RIO DE JANEIRO, Brazil— A mighty wind has felled the world’s largest floating Christmas tree, putting a damper on Rio de Janeiro's yuletide cheer just when Brazilians were hoping for a holiday pick-me-up amid the country's worst economic recession in nearly a century.
A week before the 280-foot metallic tree was scheduled to be lit on a barge in Rio’s lagoon, an 85-mph gust snapped the 542-ton structure in half and delayed the annual lighting ceremony by nearly a month.
While hundreds of workers are now toiling 'round-the-clock to rebuild the Guinness World Record-setting floating Christmas tree, thousands of Cariocas (as Rio’s residents are known) have joined a sarcastic Facebook campaign suggesting that the twisted tree is perhaps a better symbol of Brazil's mood during a slumping economy that's expected to contract by 3% this year and another 2% in 2016.
“The economy fell, and then the tree fell,” quipped Jorge Taveres, manager of a Zona Sul supermarket in the neighborhood of Ipanema, just a few miles from the slumped tree.
From Rio’s giant floating tree to the fake evergreens and oversized bulb ornaments hanging in stores throughout Brazil, Christmas decorations are considered essential for sparking the holiday shopping season, explained Tavares. “We start to incentivize the Christmas sales in November,” he said, holding up a Christmas-themed poinsettia. “You start selling the Christmas experience.”
But Tavares didn’t need to point any further than his own store aisles for evidence of how the recession in pinching pocketbooks, with higher-priced foods such as prime beef and bacalhau lingering on shelves while shoppers turn to cheaper meat substitutes like chicken. He said Brazilians are saving up their year-end bonuses to brace against inflation, which is already running above 10%. Many fear inflation could again run rampant in the New Year, like it did in the 1990s, when it topped 5,000%.
That’s certainly the case for Marcia Derani, 46, a married mother with two kids. “I’m choosing more what to buy and what not to buy,” she said, adding that her family has decided to exchange a single Christmas gift this year as a Secret Santa party. “It’s cheaper to just buy one gift."
The economic forecast is dramatically less optimistic than it was several years ago, when GDP was growing around 4% annually and more than 50 million Brazilians were lifted out of poverty. As the economy grew, so too did Rio’s famed Christmas tree—to more than twice its original height to claim the world title. This year’s tree included 3.3 million bulbs (up 200,000 from last year), 140 kilometers of illuminated hoses (120 kilometers longer than last year), and a bright red star meant to signify the Olympic Games that Rio will host in August.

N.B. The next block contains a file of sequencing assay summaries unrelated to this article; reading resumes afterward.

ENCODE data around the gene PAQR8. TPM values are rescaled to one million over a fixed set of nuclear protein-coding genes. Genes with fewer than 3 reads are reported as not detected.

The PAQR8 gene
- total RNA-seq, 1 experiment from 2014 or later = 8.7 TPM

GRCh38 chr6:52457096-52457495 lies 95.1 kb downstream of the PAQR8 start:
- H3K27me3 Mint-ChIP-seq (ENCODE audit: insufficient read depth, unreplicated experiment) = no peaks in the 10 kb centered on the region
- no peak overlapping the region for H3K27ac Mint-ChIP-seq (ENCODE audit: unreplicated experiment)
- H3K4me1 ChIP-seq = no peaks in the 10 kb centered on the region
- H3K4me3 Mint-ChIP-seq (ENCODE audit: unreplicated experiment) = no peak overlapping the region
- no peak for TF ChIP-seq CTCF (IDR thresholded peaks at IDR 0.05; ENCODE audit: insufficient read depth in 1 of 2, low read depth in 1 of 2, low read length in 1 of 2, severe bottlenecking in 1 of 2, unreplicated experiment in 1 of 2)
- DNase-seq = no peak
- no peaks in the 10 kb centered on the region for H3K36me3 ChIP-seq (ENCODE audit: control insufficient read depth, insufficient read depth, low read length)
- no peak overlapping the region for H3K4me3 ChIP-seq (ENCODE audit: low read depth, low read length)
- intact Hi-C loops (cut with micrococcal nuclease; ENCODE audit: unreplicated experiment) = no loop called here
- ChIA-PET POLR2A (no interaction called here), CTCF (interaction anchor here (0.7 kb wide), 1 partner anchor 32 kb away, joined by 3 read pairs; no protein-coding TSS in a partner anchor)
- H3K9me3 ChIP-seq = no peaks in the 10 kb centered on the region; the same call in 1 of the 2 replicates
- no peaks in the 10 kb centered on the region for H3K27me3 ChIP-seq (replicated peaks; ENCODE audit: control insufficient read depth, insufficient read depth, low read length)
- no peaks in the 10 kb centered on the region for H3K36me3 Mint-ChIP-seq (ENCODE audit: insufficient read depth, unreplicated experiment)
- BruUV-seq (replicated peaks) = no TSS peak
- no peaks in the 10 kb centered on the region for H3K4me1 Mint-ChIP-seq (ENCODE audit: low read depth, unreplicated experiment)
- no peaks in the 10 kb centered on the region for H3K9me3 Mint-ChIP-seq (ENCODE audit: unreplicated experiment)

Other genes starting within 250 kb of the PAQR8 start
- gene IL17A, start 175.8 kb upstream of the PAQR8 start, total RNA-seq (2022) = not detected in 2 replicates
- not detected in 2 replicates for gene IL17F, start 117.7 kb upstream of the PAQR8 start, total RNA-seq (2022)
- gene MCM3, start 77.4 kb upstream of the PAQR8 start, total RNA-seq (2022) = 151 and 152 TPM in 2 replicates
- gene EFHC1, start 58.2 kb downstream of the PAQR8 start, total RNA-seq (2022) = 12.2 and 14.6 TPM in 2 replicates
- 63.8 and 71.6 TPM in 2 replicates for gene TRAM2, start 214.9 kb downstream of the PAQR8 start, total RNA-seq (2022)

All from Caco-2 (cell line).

Now it all sits in an impressive heap of junk.
During a recent visit to wreckage, three huge cranes hauled away huge pieces of metal as some 400 workers scrambled to disentangle the twisted mess to get get the tree rebuilt in time for the new Dec. 19 lighting ceremony. Manager of operations Ricardo Faria says the wreck was due to a freak cyclone that ripped the tree away from its dock. He says the problem won't repeat once the barge was floating in the middle of the lagoon and the structure can sway in the wind.
All the activity served to underscore one of the only sectors of Brazil's economy that's faring well in today’s economy: crisis managers. That includes bankruptcy lawyers like Sergio Savi, who Fusion found a few blocks away at the upscale mall Shopping Leblon, where he’d brought his two children to see Santa Claus—a rare sighting this year as stores cutback on Santas, even as a surge in unemployment means more bearded Brazilians have sought to moonlight as Saint Nick.
Business is so good for Savi that he says he plans to take his family to South Africa for a post-Christmas safari vacation, a trip that's essentially being funded by the record-high number of bankruptcy requests filed in Brazil this year.
“When things go bad in the economy, people tend to litigate more,” Savi explained outside Santa’s cottage as Christmas music played over the mall’s loudspeakers. “For me, the crisis is good.”
Stephen Kurczy, a Brazil correspondent, has reported from the favelas of Rio de Janeiro to the jungles of the Amazon. Somewhere along the way he became addicted to açaí, a purple slushy made from the powerfruit.